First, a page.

But when the second or third time rolls around, it takes its toll.  So what methods can you use to deter future calls?

And while we’re talking about unwanted interruptions, what about those pesky e-mails?  The ones you get several times a week for things that either you have no interest in whatsoever or for things that you “thought” at one time you might want but have since decided against it.  Guess you aren’t allowed to change your mind. Ever. Day in and day out, you have to manually delete those e-mails that the Spam filter missed.

What do you do? I’ve come up with a few methods that have worked for me and I thought I’d share them with you.

Make it NOT worth his time to keep calling back.

Make it NOT worth his time to keep calling back.

1. Why would they ask that?

Answer the phone and act enthusiastic about everything they have to say. When they stop to breathe, ask a question about a service or product that is completely unrelated to what they are calling you about.  For instance, if it’s for a loan ask “How many times a year would you recommend that the furnace be cleaned?”  The first time, they will more than likely pause for a minute and then they will continue trying to close you. At this point ask a second question that is not only unrelated to the product/service that they are talking about but also on a completely different topic from the previous question that you asked – example- “Do you know how far the drive is from Newark to Tallahassee?  About this time you should hear a dial tone. SCORE!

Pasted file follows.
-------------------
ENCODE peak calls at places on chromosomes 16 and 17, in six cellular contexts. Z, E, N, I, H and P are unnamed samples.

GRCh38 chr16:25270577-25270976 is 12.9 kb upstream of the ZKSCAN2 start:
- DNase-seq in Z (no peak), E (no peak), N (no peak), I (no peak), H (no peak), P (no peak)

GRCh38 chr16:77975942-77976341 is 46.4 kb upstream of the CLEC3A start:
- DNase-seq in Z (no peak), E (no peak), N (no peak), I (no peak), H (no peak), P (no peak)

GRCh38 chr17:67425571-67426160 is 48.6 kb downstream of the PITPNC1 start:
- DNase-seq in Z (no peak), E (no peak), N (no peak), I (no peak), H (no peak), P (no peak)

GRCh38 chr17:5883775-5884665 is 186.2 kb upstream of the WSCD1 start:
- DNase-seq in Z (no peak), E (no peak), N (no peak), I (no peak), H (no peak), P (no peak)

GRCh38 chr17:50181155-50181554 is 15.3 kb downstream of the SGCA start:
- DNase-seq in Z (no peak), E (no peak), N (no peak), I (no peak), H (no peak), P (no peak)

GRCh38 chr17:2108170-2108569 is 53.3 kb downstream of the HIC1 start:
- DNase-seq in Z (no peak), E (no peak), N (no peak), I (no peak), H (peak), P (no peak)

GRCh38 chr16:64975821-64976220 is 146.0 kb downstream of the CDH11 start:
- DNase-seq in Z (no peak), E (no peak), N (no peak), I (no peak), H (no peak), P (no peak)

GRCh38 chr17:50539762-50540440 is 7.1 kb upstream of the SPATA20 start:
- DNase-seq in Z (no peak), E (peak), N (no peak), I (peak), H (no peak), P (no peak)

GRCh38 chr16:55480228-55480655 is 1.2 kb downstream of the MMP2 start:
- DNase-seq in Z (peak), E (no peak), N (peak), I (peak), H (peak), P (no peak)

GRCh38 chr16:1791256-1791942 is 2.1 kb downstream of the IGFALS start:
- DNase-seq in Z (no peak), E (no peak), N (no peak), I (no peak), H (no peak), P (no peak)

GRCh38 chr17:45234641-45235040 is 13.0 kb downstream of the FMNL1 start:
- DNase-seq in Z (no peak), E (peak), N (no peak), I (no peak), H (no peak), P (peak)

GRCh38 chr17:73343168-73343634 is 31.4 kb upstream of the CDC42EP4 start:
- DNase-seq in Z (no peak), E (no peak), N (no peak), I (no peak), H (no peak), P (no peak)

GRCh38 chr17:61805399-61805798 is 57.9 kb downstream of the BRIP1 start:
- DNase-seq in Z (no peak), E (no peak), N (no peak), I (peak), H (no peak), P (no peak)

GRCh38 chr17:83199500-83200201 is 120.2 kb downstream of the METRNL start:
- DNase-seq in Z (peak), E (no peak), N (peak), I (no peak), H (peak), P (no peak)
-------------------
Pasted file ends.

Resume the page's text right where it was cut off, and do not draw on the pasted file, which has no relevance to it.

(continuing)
2. Auto Forward Company Executives

Research the company and find one department’s e-mail address or even better the individual e-mail address for a senior level executive with the company.  Forward the e-mail to the individual, explain that you have asked to be removed from the e-mail list but, as of yet, this has not happened.  Explain that you are now going to forward each and every e-mail you get from his/her company to them.  More than likely you will get either an automated reply or a reply that states they don’t “handle” that department.  That’s ok.  Because now you are going to use your e-mail program and set up a mail message rule that will automatically forward each e-mail you receive from that company to the person that you contacted and then automatically delete it from your system.  About the 4th forwarded e-mail the VP of Finance gets, you can bet it will be taken care of.

3.  Terminal Hold

Again, act very interested in what they have to say. After about 1 minute, ask them if they can hold on a second.  Put them on hold.  Walk away from the phone. Take a walk around the block.  The first time they will more than likely call again. Act as if you have no idea that they called before and again act interested. After another minute ask if you can put them on hold for just a second. Run to the store on an errand. Repeat as often as necessary – shouldn’t have to do this very many times.